Henry County Sheriff Lane Perry says he’s looking forward to serving the community for another four years.
Perry was re-elected Tuesday to his fifth term as sheriff with 54% of the votes, in a race that didn’t turn out to be all that close, with aggressive challenger John Cassell getting 41%, and Jerry Farmer lagging well behind.
Perry received 7,287 votes of the 25 county precincts; Cassell, 5,683; and Farmer, 625. There were six write-in candidates.
Both candidates celebrated over lavish buffet spreads with hordes of supporters, Perry at the HJDB Event Center in Bassett and Cassell at the Horsepasture Volunteer Fire Department.
“I’m just very thankful,” Perry said. “This is a good support from the community.”
He said he appreciated his “family, the officers and the people joined the campaigning ... and the people that voted for me.
“There’s a lot of work to be done in the next four years, and I’m up to the challenge. I want to serve the community.”
Meanwhile, in Horsepasture, the cheerful, noisy crowd in the fire department went silent as results started coming in shortly after 7 p.m. Cassell had not arrived yet.
The mood seemed to fall visibly as people reacted to the results from the first three precincts: Totals of 1,351 for Perry, 1,113 for Cassell and 71 for Farmer, still early in the reporting.
That was the moment Cassell walked through the door. He greeted his supporters with smiles and handshakes.
Cassell said the race was going “all right until I got here. It is a little bit depressing here. Some of it’s coming in.”
Farmer, who said he spent the evening at home following results, said, “I wish I would’ve done better. It is what it is.
“I wish Henry County could have made that change, but evidently they didn’t. People voted for the current sheriff, and that’s what they’re going to get.”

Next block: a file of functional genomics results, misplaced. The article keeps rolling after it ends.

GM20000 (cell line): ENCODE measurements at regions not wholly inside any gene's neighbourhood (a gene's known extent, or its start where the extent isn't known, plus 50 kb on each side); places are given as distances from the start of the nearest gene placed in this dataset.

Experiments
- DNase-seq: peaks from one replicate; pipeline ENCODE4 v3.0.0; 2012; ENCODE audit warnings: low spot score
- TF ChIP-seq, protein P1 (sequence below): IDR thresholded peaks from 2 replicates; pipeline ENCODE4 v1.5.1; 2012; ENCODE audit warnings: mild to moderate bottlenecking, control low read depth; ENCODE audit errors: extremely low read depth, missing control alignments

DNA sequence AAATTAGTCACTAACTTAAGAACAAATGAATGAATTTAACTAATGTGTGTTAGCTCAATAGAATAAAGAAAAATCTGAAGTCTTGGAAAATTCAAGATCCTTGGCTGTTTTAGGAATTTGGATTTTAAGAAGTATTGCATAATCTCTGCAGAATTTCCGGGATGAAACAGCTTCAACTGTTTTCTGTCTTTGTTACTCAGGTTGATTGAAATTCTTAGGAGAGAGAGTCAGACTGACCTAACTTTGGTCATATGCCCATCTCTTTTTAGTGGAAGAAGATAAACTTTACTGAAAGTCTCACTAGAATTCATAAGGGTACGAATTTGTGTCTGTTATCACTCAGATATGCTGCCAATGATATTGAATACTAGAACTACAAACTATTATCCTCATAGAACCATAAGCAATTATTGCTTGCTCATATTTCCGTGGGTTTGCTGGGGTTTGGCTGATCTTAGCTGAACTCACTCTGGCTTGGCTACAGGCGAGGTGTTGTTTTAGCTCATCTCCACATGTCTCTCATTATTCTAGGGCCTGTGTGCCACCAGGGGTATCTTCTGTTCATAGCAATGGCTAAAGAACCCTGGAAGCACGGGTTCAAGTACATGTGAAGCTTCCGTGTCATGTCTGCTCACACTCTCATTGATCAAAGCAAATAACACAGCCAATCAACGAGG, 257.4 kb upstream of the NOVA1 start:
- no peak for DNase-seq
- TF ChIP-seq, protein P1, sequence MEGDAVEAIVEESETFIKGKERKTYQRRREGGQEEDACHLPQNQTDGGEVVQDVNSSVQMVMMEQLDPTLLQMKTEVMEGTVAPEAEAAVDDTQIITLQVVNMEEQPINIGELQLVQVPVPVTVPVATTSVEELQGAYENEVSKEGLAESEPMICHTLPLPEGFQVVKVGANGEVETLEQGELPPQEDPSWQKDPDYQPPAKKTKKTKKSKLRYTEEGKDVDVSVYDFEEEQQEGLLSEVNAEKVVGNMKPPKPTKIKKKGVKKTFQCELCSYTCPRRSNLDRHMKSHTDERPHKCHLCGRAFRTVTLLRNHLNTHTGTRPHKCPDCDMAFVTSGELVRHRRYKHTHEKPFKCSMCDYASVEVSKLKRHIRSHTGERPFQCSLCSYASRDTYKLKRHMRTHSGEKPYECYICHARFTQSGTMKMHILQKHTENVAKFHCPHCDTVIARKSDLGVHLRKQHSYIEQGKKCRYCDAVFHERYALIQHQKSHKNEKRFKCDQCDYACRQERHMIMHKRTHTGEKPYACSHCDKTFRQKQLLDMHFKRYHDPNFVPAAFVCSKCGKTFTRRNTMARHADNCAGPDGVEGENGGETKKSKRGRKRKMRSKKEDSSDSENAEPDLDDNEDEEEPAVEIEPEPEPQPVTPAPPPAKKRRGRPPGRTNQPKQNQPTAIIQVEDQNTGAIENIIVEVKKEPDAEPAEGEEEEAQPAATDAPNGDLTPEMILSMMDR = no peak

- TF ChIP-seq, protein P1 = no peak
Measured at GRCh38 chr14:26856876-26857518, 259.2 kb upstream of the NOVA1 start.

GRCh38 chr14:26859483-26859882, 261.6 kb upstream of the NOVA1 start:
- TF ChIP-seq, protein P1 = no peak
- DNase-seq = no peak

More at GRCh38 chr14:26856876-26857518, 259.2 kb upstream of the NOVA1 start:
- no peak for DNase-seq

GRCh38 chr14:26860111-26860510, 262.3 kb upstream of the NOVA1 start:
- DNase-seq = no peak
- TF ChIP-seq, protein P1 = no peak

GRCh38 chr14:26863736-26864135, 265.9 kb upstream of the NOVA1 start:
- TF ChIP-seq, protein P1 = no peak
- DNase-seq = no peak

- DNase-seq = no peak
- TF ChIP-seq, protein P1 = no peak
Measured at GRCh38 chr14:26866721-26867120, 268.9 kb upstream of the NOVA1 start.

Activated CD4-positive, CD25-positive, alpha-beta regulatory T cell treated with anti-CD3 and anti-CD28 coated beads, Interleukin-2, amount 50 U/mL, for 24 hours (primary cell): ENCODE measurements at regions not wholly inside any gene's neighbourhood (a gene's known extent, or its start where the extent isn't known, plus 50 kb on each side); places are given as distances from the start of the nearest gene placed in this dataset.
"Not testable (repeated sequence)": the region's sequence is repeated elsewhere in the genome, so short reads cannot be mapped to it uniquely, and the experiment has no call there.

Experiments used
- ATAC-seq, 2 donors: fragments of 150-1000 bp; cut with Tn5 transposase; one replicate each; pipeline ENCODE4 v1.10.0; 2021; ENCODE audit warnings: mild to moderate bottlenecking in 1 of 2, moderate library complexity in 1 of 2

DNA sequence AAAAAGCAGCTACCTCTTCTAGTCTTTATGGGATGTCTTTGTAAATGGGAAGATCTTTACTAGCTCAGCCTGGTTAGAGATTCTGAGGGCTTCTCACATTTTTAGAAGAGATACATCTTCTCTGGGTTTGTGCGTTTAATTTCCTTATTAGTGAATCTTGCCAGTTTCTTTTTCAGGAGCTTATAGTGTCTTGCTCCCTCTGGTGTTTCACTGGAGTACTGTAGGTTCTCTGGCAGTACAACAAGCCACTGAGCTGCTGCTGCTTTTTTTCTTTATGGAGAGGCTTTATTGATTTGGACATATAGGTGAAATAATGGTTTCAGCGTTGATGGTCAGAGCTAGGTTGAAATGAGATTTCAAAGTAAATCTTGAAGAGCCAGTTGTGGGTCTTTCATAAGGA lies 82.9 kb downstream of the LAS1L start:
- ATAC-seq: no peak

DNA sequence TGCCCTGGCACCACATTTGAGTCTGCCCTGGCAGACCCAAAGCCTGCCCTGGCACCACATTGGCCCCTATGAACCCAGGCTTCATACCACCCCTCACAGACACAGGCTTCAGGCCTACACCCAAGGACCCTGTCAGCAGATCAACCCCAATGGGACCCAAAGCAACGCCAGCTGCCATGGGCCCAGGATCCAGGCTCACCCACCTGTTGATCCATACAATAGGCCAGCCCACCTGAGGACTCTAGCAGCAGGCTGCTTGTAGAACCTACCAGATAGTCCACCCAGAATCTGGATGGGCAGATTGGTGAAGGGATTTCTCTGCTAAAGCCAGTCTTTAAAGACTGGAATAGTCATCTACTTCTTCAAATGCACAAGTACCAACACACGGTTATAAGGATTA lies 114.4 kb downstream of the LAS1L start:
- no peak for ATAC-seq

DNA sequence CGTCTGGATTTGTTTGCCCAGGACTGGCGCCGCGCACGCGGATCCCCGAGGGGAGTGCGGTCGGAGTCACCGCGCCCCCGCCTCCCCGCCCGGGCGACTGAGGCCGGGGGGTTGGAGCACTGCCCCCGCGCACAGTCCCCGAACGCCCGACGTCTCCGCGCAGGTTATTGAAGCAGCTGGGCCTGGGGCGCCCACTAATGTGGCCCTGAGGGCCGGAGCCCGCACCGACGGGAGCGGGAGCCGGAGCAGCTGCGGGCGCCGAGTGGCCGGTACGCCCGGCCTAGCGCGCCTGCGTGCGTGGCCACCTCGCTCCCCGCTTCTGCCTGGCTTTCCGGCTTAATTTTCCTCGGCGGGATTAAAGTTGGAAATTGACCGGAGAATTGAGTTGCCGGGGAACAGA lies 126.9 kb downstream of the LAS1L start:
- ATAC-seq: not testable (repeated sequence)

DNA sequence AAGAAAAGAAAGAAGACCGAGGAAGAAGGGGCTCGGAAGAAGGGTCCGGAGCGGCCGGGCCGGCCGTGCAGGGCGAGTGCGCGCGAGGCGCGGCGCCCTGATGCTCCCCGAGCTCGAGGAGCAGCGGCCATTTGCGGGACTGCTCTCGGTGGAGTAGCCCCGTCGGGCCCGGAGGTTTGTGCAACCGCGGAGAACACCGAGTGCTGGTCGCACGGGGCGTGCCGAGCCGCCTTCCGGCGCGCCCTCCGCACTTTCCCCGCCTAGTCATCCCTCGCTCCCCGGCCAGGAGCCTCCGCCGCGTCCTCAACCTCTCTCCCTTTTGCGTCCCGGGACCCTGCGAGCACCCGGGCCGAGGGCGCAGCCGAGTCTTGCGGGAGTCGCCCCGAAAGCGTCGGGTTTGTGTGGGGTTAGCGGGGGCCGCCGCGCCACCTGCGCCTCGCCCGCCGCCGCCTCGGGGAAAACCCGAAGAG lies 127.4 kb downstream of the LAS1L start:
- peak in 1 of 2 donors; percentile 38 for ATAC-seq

The race among the three had been contentious.
Perry was appointed interim sheriff in 2006, after former sheriff H. Frank Cassell (no relation to John Cassell) and several other former officers were indicted in federal court on charges they conspired to deal drugs. He has been reelected to full terms in 2007, 2011 and 2015.
Farmer and Cassell have said that each, as sheriff, would have a school resource officer in each of the county’s schools. Cassell said he would secure grant funding for the posts. Perry said he likes the idea, but the county cannot afford it. Cassell has said he would implement headquarters for deputies at sites across the county.
All three have talked about drugs being a problem in the area and the importance of combating the problem, using different interpretations of statistics to illustrate their points.
Farmer was hired at the sheriff’s office in 1995 and served in various capacities, including in corrections, investigations, schools, internet crimes and search-and-rescue. He also has worked for the Virgnia Department of Corrections and Blue Ridge Regional Jail Authority.
If he’s elected, Cassell has said, retired city police officer Marshall Thomas would be a major in Cassell’s administration, and retired Virginia State Policeman Dickie Byrd would be the chief deputy. Tommy T.J. Slaughter Jr. also has been promised a spot in his administration.
Cassell retired from the HCSO in 2017, after 15 years employment there. He has been lieutenant of professional standards and involved with staff education. He also worked at the Martinsville Sheriff’s Office from 1997 to 2002, including as Emergency Response Leader, and in security at Memorial Hospital before that.
Contributions to Perry’s campaign topped $24,000; Cassell received more than $20,000, and Farmer said he did not solicit any donations but rather paid between $1,500 to $2,000 himself, plus used some materials he purchased the previous time he ran for the office.
Holly Kozelsky is a writer for the Martinsville Bulletin; contact her at 276-638-8801 ext. 243.